Violent Collision with Superluminous Supernovae

In a unique study, an international team of researchers including members from the Kavli Institute for the Physics and Mathematics of the Universe (Kavli IPMU) simulated the violent collisions between supernovae and its surrounding gas – which is ejected before a supernova explosion, thereby giving off an extreme brightness.


Many supernovae have been discovered in the last decade with peak luminosity one-to-two orders of magnitude higher than for normal supernovae of known types. These stellar explosions are called Superluminous Supernovae (SLSNe).

Some of them have hydrogen in their spectra, while some others demonstrate a lack of hydrogen. The latter are called Type I, or hydrogen-poor, SLSNe-I. SLSNe-I challenge the theory of stellar evolution, since even normal supernovae are not yet completely understood from first principles.

Led by Sternberg Astronomical Institute researcher Elena Sorokina, who was a guest investigator at Kavli IPMU, and Kavli IPMU Principal Investigator Ken’ichi Nomoto, Scientific Associate Sergei Blinnikov, as well as Project Researcher Alexey Tolstov, the team developed a model that can explain a wide range of observed light curves of SLSNe-I in a scenario which requires much less energy than other proposed models.

The models demonstrating the events with the minimum energy budget involve multiple ejections of mass in presupernova stars. Mass loss and buildup of envelopes around massive stars are generic features of stellar evolution. Normally, those envelopes are rather diluted, and they do not change significantly the light produced in the majority of supernovae.

In some cases, large amount of mass are expelled just a few years before the final explosion. Then, the “clouds” around supernovae may be quite dense. The shockwaves produced in collisions of supernova ejecta and those dense shells may provide the required power of light to make the supernova much brighter than a “naked” supernova without pre-ejected surrounding material.

This class of the models is referred to as “interacting” supernovae. The authors show that the interacting scenario is able to explain both fast and slowly fading SLSNe-I, so the large range of these intriguingly bright objects can in reality be almost ordinary supernovae placed into extraordinary surroundings.

Another extraordinarity is the chemical composition expected for the circumstellar “clouds.” Normally, stellar wind consists of mostly hydrogen, because all thermonuclear reactions happen in the center of a star, while outer layers are hydrogenous.

In the case of SLSNe-I, the situation must be different. The progenitor star must lose its hydrogen and a large part of helium well before the explosion, so that a few months to a few years before the explosion, it ejects mostly carbon and oxygen, and then explode inside that dense CO cloud. Only this composition can explain the spectral and photometric features of observed hydrogen-poor SLSNe in the interacting scenario.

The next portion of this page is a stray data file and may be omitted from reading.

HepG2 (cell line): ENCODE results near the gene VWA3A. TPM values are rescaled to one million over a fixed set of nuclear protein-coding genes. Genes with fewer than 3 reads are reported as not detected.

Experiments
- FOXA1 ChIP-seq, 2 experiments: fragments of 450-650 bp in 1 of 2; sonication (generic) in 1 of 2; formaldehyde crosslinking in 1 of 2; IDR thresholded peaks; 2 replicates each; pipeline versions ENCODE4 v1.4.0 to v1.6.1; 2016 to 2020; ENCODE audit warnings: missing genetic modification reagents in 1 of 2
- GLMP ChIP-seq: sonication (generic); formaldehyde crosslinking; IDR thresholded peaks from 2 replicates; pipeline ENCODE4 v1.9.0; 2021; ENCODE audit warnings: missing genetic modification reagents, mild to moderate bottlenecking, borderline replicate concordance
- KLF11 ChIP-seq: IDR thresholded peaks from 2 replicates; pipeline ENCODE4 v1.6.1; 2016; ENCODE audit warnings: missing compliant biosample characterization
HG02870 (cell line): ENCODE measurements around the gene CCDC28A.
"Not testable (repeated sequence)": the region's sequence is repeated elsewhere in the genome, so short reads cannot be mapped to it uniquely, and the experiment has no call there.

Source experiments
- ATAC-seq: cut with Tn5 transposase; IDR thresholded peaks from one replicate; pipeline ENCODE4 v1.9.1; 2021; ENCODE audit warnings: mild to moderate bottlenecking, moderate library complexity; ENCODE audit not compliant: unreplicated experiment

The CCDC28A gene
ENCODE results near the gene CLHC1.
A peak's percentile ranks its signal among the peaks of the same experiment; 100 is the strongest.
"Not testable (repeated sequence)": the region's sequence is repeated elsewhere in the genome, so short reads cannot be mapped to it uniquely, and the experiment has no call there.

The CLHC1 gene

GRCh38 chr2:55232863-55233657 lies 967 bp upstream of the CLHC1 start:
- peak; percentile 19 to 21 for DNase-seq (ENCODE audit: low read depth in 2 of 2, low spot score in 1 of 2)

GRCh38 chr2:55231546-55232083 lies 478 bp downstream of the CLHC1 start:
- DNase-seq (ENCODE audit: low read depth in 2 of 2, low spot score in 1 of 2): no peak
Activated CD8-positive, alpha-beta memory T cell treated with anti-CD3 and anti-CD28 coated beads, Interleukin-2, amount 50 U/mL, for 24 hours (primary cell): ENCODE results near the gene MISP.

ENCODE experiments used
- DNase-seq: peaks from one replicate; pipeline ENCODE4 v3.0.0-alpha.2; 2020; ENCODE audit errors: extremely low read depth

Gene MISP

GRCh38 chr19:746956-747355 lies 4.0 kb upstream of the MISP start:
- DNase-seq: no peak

It is a challenge for the stellar evolution theory to explain the origin of such hydrogen- and helium-poor progenitors and the very intensive mass loss of CO material just before the final explosion of the star. These results have been published in a paper accepted by The Astrophysical Journal.

PART-II Nearby Supernovae Found to have Affected Life on Earth

The surface of the Earth was immersed in life-damaging radiation from nearby supernovae on several different occasions over the past nine million years. That is the claim of an international team of astronomers, which has created a computer model that suggests that high-energy particles from the supernovae created ionizing radiation in Earth’s atmosphere that reached ground level. This influx of radiation, the astronomers say, potentially changed the course of the Earth’s climate and the evolution of life.


Earlier this year, two independent teams of astronomers published evidence that several supernovae had exploded some 330 light-years from Earth. Each event showered the solar system in iron-60, an overabundance of which has been found in core samples from the bottom of the Atlantic, Pacific and Indian oceans. A discovery of the same element ‘iron-60’ was found on the moon.

Iron-60 is not all that supernovae produce – they also produce cosmic rays, which are composed of high-energy electrons and atomic nuclei. Previous work by Neil Gehrels of NASA’s Goddard Space Flight Center, was found to be incorrect as he indicated that a supernova would have to explode within 25 light-years of Earth to give our planet a radiation dose strong enough to cause a major mass extinction.


Now, a team led by Brian Thomas of Washburn University, and Adrian Melott of the University of Kansas argues that this conclusion is incorrect. The researchers looked at what would happen if a supernova exploded at a distance of 325 light-years and worked-out how its radiation would affect Earth. They found that cosmic rays accelerated towards Earth by the supernova are a different story. These have energies in the teraelectronvolt (TeV) region and are able to “pass right through the solar wind and Earth’s magnetic field and propagate much further into the atmosphere than cosmic rays normally do.”, says Melott.